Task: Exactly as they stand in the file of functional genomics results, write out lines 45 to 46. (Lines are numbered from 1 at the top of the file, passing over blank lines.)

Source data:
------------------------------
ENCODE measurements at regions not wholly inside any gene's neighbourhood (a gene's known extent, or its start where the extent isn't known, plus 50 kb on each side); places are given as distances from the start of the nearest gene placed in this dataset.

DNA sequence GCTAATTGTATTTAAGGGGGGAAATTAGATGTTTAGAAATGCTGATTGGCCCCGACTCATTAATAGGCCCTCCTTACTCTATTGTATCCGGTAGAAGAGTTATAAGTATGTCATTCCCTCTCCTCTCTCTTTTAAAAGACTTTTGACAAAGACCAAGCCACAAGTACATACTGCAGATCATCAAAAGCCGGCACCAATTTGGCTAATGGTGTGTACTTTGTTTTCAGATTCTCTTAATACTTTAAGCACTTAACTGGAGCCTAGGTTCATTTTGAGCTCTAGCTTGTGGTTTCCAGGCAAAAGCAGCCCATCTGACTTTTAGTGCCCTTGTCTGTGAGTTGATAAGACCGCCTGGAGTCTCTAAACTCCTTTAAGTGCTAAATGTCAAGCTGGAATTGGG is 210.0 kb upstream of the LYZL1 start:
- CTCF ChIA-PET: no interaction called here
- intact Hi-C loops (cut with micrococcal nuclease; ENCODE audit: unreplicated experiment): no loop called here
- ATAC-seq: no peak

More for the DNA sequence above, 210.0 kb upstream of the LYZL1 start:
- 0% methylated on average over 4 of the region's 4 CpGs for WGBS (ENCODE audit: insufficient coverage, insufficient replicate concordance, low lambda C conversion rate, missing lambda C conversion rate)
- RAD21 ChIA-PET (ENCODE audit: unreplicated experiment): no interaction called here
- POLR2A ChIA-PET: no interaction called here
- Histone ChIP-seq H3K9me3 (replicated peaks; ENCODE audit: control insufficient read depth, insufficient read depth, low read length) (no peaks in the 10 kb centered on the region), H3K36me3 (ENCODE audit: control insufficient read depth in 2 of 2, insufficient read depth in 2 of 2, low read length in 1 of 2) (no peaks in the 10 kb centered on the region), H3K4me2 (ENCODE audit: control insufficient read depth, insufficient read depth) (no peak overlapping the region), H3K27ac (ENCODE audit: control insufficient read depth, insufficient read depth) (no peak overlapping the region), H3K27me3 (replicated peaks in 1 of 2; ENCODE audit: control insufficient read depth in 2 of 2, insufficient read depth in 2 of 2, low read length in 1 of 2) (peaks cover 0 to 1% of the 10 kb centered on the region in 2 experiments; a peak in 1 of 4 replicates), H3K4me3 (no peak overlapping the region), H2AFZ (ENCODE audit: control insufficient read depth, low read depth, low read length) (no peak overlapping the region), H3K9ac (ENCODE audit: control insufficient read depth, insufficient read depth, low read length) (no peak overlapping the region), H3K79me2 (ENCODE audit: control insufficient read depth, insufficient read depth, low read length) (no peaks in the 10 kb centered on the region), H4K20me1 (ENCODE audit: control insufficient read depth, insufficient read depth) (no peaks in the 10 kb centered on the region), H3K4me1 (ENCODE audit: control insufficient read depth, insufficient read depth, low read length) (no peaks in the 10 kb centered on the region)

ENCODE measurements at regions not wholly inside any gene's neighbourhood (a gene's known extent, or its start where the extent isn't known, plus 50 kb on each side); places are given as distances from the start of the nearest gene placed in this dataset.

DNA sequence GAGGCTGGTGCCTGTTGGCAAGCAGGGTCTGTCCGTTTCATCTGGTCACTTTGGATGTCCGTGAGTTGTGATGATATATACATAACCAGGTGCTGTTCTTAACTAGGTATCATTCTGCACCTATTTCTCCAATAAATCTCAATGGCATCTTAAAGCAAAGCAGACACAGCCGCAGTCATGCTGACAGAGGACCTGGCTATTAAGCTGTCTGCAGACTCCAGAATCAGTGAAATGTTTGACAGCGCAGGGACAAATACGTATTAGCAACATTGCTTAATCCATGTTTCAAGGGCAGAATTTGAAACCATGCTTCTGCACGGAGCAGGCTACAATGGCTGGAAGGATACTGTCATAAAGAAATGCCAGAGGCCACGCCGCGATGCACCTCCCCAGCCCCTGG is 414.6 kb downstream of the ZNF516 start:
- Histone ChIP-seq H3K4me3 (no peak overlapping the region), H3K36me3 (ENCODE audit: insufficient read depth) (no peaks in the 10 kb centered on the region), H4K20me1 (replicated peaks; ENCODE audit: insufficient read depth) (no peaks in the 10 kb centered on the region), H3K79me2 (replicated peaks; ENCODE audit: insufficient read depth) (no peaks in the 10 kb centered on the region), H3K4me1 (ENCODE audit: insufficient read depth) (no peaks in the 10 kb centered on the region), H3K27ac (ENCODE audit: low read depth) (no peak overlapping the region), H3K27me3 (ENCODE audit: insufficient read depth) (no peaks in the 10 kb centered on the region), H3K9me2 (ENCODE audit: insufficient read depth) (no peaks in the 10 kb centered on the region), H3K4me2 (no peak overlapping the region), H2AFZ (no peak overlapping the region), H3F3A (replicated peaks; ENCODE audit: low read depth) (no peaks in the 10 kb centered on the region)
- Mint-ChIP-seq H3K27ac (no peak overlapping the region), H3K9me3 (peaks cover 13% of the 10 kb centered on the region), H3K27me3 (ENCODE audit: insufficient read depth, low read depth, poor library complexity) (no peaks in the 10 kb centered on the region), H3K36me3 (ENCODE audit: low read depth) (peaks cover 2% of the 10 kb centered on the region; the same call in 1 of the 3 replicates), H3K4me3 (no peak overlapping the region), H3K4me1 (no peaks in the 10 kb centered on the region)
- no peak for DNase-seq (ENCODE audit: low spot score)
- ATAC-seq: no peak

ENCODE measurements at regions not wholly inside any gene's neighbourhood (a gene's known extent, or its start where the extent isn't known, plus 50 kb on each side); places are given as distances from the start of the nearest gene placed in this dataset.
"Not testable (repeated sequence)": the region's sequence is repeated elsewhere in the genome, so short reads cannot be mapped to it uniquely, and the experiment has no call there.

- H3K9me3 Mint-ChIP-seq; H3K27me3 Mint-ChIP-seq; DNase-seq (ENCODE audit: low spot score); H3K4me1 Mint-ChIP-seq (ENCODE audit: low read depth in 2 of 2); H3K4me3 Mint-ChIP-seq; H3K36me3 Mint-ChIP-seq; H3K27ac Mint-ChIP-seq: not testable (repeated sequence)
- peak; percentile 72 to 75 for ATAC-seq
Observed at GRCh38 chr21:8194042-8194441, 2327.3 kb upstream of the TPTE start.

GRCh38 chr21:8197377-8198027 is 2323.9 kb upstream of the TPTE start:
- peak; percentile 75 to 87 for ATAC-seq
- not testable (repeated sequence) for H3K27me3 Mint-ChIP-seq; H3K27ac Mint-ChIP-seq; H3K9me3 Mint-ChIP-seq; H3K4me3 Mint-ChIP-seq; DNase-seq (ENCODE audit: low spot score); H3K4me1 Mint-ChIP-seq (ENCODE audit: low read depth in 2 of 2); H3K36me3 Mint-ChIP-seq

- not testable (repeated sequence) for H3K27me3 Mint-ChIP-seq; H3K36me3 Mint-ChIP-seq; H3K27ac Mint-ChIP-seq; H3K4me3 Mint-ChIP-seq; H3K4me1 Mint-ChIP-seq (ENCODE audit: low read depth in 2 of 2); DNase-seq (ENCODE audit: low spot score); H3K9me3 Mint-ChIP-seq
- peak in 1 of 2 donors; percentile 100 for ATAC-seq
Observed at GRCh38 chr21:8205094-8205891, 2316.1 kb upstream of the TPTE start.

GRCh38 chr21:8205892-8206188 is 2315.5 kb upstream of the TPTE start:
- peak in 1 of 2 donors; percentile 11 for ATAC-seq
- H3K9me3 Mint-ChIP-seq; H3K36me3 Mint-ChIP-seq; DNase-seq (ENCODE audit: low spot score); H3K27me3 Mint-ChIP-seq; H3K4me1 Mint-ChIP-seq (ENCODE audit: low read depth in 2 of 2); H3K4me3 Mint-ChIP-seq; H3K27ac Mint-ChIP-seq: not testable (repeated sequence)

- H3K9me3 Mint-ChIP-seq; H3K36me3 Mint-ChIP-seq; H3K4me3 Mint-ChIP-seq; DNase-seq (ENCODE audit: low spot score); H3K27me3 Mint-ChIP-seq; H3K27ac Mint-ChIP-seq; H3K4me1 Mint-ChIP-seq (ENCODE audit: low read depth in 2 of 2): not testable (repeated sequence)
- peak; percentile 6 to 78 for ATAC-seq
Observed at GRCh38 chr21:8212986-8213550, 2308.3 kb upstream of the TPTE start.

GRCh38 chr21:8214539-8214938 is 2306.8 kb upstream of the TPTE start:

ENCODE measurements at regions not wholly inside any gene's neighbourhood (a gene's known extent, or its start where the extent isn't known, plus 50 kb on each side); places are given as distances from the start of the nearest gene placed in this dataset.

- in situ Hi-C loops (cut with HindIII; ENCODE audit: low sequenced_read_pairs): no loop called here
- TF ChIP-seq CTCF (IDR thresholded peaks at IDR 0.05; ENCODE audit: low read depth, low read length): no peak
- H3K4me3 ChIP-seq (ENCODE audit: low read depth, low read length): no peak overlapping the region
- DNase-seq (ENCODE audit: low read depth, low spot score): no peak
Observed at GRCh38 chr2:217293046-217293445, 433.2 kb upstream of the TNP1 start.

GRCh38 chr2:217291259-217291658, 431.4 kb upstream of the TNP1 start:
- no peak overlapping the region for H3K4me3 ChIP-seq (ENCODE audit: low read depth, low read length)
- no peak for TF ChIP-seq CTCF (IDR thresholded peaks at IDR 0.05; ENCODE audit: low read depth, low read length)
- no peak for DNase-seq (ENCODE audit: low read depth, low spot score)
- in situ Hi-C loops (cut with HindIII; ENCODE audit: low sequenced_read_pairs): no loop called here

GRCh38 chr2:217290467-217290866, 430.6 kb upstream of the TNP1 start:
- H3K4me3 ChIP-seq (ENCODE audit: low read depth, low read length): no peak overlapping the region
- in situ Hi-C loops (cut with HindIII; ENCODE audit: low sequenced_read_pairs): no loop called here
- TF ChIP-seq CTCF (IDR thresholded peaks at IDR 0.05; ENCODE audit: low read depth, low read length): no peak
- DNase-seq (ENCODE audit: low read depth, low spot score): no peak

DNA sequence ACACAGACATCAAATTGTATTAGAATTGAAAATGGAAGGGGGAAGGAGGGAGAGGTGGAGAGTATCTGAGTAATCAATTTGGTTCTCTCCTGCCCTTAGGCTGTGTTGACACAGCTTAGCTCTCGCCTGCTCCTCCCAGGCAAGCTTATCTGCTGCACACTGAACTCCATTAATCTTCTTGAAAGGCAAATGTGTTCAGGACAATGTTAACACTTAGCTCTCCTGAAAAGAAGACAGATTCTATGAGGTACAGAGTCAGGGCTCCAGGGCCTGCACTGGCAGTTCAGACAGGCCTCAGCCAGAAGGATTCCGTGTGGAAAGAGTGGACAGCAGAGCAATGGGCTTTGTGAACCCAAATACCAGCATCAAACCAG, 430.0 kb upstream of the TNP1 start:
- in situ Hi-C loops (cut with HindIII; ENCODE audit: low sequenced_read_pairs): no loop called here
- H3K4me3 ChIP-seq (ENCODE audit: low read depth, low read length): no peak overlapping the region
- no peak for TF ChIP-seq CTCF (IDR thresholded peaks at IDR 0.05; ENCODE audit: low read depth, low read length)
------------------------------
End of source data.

- in situ Hi-C loops (cut with HindIII; ENCODE audit: low sequenced_read_pairs): no loop called here

GRCh38 chr2:217290467-217290866, 430.6 kb upstream of the TNP1 start: